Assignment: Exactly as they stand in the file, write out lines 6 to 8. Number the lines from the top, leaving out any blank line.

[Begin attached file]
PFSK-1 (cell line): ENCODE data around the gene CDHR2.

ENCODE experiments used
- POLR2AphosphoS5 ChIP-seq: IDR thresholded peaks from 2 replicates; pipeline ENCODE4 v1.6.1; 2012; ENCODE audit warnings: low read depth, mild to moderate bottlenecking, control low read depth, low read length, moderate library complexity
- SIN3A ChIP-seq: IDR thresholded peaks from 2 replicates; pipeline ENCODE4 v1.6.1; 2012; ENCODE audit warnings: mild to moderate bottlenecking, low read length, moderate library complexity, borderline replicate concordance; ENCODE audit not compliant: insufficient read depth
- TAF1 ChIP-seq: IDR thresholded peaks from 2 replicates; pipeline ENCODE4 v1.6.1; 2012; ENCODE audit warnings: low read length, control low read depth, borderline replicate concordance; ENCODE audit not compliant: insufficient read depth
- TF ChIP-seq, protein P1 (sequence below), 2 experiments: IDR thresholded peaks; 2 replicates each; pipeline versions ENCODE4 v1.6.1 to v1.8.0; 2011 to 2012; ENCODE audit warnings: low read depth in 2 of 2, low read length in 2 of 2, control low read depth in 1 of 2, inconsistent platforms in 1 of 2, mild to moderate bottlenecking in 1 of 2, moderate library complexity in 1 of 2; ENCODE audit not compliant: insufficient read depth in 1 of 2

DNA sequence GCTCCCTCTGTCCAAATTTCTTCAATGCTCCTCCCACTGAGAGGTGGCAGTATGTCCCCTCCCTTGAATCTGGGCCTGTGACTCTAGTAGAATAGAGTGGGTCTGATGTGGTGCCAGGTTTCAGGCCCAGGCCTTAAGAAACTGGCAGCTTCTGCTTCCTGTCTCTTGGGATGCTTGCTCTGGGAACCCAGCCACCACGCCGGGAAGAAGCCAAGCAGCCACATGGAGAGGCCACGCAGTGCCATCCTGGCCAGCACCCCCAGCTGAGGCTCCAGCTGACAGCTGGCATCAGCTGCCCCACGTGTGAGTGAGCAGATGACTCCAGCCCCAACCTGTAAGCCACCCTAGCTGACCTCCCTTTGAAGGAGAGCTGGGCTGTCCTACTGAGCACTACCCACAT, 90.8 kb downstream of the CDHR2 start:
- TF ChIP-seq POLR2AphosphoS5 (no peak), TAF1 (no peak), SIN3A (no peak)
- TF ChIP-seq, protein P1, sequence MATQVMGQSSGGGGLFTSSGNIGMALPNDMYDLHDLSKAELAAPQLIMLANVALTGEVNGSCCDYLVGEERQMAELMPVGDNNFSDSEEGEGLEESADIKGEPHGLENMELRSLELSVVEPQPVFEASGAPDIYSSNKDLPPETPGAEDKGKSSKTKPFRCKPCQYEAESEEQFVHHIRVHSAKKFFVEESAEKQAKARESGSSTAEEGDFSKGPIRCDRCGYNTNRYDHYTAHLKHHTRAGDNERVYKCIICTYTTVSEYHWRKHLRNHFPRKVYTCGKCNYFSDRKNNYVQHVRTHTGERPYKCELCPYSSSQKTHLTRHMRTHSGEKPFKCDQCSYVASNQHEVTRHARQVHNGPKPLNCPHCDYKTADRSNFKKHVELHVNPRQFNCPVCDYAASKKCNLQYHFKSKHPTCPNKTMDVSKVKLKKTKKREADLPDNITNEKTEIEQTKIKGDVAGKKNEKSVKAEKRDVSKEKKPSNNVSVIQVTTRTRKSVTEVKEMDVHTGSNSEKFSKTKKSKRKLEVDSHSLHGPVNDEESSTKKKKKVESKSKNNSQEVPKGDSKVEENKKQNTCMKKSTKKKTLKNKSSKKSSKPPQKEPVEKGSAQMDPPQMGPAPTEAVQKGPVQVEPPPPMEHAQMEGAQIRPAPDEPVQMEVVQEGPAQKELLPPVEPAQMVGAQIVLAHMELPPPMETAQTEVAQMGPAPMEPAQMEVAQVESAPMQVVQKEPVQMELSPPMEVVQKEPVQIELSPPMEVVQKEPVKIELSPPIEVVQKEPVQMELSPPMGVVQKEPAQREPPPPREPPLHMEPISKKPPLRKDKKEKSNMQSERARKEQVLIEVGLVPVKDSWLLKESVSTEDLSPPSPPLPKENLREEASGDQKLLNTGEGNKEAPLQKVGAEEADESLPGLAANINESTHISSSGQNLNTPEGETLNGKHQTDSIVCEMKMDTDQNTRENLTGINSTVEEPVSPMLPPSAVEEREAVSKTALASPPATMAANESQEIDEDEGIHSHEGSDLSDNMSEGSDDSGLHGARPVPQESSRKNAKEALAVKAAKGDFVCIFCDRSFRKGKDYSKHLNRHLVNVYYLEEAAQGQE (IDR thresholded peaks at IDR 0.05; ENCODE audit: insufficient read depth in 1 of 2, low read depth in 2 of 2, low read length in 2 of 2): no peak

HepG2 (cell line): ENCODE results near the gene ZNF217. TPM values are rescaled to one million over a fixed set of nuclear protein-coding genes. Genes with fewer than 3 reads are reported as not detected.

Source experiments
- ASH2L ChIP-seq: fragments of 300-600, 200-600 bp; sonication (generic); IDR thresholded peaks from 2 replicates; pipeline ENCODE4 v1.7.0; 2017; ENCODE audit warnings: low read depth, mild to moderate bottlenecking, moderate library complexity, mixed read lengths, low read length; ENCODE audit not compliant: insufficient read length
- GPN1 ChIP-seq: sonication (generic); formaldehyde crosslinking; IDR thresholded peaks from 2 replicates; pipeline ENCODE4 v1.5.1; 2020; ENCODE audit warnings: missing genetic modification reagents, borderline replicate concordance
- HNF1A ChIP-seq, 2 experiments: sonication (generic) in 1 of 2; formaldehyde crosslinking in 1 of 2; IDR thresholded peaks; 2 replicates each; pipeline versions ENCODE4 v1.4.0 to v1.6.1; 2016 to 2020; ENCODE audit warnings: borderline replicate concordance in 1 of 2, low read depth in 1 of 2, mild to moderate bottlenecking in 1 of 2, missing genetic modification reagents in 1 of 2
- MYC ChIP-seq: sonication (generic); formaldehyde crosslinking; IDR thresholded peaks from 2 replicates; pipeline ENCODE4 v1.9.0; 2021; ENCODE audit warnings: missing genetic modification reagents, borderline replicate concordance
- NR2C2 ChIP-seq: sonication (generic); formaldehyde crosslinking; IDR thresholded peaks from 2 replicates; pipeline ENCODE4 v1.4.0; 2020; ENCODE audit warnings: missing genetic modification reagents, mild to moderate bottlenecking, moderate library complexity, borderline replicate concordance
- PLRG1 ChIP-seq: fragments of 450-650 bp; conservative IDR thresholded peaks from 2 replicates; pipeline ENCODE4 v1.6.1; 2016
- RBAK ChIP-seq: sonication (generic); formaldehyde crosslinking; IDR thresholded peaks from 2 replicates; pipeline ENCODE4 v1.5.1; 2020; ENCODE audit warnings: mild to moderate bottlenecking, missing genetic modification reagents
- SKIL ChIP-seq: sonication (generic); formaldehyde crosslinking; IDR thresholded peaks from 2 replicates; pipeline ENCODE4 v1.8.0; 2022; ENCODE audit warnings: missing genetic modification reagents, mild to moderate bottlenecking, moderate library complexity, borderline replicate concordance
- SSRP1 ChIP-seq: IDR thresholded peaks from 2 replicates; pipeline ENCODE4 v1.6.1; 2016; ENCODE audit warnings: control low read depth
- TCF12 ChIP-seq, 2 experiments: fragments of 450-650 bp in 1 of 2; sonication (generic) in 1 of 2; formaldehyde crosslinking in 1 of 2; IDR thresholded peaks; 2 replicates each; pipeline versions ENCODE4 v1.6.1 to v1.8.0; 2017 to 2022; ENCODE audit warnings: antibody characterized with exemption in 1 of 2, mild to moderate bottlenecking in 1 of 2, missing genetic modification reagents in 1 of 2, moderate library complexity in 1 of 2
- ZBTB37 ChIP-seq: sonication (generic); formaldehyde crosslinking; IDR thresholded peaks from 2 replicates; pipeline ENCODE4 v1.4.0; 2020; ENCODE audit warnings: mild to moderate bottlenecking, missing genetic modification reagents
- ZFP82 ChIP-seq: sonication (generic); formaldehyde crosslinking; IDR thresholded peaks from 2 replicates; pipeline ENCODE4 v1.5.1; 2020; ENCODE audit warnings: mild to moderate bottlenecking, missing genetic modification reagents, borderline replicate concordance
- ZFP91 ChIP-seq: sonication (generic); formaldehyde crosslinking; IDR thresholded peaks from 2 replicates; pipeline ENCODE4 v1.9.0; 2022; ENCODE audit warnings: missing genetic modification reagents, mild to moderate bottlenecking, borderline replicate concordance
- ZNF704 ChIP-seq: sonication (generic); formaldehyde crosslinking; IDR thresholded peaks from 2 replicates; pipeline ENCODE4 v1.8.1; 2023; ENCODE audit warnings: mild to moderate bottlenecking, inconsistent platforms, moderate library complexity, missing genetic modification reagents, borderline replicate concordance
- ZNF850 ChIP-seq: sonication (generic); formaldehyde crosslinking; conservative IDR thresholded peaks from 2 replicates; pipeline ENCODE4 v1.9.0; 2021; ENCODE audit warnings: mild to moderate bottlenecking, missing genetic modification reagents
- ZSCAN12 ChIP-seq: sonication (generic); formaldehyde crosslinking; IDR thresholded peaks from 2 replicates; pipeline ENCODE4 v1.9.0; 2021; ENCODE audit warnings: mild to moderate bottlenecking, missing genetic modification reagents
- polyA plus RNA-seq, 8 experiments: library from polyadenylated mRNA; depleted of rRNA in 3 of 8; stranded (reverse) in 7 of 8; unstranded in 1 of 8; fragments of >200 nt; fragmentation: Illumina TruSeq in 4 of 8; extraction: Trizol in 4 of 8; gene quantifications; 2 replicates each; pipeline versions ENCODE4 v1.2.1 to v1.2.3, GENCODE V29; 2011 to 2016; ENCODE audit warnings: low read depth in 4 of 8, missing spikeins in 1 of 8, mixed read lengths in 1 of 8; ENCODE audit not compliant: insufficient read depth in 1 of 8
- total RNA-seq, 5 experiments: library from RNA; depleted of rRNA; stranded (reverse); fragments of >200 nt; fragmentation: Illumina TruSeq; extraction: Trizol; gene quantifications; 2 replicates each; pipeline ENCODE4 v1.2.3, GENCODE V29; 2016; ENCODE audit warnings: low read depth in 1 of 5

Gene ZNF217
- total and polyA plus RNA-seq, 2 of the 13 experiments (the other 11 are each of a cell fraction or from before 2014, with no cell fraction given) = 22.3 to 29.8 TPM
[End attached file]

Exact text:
- TF ChIP-seq, protein P1 (sequence below), 2 experiments: IDR thresholded peaks; 2 replicates each; pipeline versions ENCODE4 v1.6.1 to v1.8.0; 2011 to 2012; ENCODE audit warnings: low read depth in 2 of 2, low read length in 2 of 2, control low read depth in 1 of 2, inconsistent platforms in 1 of 2, mild to moderate bottlenecking in 1 of 2, moderate library complexity in 1 of 2; ENCODE audit not compliant: insufficient read depth in 1 of 2

DNA sequence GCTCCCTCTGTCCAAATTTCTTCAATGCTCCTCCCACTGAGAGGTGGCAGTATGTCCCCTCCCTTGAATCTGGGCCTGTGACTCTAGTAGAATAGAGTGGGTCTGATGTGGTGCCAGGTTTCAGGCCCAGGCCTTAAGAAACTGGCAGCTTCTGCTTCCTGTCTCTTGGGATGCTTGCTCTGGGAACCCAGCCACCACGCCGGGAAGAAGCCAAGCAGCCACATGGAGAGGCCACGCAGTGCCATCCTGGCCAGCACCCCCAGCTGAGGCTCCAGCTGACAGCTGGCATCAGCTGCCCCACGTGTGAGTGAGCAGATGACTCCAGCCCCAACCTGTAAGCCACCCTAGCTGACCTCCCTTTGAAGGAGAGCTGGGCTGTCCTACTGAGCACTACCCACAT, 90.8 kb downstream of the CDHR2 start:
- TF ChIP-seq POLR2AphosphoS5 (no peak), TAF1 (no peak), SIN3A (no peak)